The Anthology Of Colonial Australian Crime Fiction

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Melbourne Univ. Publishing, Jul 1, 2008 - Literary Collections - 280 pages
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From the editors of The Anthology of Colonial Australian Gothic Fiction comes this fascinating collection of disturbing mysteries and gruesome tales by authors such as Mary Fortune, James Skipp Borlase, Guy Boothby, Francis Adams, Ernest Favenc, 'Rolf Boldrewood' and Norman Lindsay, among many others. In the bush and the tropics, the goldfields and the city streets, colonial Australia is a troubling, bewildering place and almost impossible to regulate--even for the most vigilant detective. Ex-convicts, bushrangers, ruthless gold prospectors, impostors, thieves and murderers flow through the stories that make up this collection, challenging the nascent forces of colonial law and order. The landscape itself seems to stimulate criminal activity, where identities change at will and people suddenly disappear without a trace. A remarkable anthology that taps into the fears and anxieties of colonial Australian life.
 

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User Review  - austcrimefiction - LibraryThing

This is a compilation of short stories that fans of crime fiction in general, and the local product in particular, will have on their must read lists. Written from 1859 to 1933, this selection of 17 ... Read full review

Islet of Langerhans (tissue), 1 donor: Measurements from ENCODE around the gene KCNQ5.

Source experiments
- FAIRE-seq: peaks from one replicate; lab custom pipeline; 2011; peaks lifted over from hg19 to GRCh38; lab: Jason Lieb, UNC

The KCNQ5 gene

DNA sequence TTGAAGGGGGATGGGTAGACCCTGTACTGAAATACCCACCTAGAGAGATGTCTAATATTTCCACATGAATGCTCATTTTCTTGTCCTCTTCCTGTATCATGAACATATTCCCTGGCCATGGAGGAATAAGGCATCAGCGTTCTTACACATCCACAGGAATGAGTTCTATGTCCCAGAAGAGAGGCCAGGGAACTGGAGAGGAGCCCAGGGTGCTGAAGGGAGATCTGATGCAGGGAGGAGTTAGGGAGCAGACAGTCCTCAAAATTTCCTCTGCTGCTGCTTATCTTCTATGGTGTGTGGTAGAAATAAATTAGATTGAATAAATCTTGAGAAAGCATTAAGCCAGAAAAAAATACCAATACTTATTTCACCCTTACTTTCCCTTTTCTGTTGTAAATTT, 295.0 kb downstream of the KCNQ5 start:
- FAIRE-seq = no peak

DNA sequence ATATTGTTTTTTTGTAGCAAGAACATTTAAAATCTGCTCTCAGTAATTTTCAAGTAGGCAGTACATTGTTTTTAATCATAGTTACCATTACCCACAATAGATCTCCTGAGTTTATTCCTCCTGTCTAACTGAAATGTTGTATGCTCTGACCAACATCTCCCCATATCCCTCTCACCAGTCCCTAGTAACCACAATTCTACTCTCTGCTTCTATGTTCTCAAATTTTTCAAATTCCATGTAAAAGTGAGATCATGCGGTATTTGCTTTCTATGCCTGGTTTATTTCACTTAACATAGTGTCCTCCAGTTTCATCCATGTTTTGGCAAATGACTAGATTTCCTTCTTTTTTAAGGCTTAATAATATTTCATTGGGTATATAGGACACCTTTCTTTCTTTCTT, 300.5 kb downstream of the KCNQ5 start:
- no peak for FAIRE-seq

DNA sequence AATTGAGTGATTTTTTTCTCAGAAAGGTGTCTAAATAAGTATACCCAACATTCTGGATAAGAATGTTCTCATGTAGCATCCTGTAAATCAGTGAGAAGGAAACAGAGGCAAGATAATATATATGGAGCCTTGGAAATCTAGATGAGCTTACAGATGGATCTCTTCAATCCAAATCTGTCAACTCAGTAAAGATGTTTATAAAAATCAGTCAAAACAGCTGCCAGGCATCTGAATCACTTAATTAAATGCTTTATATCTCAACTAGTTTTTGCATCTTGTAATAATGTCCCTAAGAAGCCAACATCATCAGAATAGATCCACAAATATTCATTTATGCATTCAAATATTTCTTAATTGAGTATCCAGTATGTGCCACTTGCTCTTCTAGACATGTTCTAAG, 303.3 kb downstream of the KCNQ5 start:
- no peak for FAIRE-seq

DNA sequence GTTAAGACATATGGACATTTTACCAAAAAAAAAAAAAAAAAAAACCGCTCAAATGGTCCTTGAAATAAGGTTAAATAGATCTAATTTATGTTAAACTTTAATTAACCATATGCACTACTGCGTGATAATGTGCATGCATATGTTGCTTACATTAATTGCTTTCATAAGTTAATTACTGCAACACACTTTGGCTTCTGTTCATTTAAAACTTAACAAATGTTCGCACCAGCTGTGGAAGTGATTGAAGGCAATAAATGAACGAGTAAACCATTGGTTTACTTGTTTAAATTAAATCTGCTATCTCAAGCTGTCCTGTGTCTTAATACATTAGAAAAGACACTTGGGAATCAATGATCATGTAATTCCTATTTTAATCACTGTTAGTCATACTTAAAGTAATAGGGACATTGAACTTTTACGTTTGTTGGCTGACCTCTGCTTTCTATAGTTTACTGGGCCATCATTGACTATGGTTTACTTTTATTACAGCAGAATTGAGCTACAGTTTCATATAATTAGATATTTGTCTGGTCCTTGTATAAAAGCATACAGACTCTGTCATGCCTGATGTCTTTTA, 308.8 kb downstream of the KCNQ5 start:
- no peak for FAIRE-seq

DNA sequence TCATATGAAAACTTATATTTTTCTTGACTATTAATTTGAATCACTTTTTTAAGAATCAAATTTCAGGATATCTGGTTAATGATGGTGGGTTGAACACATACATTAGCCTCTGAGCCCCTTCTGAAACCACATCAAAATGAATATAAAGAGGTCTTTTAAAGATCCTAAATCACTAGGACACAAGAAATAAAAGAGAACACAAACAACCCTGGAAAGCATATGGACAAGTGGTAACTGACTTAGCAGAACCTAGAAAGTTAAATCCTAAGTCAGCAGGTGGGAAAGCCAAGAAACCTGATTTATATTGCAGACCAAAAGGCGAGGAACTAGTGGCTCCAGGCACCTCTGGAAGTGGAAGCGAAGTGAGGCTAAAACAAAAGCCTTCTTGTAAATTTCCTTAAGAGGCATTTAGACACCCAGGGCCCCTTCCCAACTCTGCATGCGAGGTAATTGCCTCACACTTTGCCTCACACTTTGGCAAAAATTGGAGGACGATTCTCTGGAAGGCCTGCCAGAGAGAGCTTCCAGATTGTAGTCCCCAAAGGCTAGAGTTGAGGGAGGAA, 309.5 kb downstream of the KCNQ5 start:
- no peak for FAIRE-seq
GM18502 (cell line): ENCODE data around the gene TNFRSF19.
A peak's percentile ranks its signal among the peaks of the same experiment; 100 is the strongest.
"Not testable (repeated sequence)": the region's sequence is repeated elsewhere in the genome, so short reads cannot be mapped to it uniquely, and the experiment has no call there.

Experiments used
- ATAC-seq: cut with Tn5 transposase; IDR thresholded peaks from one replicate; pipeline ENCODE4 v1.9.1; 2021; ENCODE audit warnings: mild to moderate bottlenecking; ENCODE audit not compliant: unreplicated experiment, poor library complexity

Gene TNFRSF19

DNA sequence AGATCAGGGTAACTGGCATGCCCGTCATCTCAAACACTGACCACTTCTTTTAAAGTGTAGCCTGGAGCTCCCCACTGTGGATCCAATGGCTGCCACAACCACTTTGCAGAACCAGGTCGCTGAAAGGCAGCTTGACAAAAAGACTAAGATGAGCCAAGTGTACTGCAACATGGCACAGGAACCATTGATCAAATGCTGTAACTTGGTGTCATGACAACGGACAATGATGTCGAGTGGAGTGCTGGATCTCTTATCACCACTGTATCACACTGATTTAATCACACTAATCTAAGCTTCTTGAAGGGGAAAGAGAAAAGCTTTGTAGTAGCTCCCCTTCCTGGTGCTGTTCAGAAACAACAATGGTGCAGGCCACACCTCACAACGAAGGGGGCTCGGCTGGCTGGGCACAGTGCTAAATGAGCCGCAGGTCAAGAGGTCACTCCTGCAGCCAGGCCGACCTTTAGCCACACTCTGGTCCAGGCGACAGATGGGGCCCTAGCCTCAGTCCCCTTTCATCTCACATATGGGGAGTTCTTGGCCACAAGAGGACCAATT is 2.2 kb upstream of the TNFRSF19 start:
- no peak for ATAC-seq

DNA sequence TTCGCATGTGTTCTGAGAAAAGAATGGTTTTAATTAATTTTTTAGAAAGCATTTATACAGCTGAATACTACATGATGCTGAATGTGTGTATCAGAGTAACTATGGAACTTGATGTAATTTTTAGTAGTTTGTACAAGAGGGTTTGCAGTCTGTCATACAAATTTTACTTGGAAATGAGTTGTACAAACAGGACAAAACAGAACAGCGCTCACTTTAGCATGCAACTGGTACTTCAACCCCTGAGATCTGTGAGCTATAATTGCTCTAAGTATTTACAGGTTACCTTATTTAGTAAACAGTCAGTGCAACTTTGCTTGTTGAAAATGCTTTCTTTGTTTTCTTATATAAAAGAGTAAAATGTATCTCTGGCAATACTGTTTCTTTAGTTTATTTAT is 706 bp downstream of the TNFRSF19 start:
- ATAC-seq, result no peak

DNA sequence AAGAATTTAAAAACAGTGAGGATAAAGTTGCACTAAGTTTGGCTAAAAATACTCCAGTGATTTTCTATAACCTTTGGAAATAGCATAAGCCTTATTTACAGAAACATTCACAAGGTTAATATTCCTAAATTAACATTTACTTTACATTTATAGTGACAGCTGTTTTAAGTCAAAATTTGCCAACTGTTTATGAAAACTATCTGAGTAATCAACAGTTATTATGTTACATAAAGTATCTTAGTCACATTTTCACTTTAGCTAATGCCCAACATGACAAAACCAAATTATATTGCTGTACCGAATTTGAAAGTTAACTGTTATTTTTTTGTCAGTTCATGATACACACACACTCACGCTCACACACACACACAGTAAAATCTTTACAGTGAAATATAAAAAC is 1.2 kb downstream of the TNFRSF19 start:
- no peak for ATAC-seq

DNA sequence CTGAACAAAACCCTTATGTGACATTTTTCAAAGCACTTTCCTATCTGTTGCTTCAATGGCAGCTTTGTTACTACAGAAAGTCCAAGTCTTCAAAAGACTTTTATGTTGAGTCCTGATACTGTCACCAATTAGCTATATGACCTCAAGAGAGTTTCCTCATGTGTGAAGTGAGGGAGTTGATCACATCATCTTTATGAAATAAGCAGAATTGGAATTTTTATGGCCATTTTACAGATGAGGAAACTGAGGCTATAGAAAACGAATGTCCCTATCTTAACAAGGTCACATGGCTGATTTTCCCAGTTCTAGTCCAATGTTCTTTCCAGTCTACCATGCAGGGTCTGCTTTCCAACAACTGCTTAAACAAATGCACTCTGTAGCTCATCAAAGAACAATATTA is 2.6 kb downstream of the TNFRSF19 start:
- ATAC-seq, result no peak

Contents

Colonial Australian Crime Fiction
1
John Lang
13
Tales of Adventure by a LogFire 1859
20
Mary Fortune
27
Tale of a Skull 1867
67
In Australian Wilds 1870
84
The Troopers Story of the Bank Robbery 1872
104
Campbell McKellar
114
One of the Cloth 1897
162
Cooee William Sylvester Walker
180
Le Premier Pas 1899
188
Rolf Boldrewood Thomas Alexander Browne
202
The Bardoc Finn 1911
209
The Strip of Lining 1912
222
The Gangster 1933
242
Notes on the Authors
264

Dr Fletchers Love Story 1892
129
Ernest Favenc
152

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About the author (2008)

Ken Gelder is Professor of Literary Studies at The University of Melbourne. His books include Reading the Vampire (1994), Popular Fiction: The Logics and Practices of a Literary Field (2004) and Subcultures: Cultural Histories and Social Practice (2007). He is also co-author, with Jane M Jacobs, of Uncanny Australia: Sacredness and Identity in a Postcolonial Nation (1998). Rachael Weaver is Research Fellow in Literary Studies at The University of Melbourne. She is the author of The Criminal of the Century (2006).

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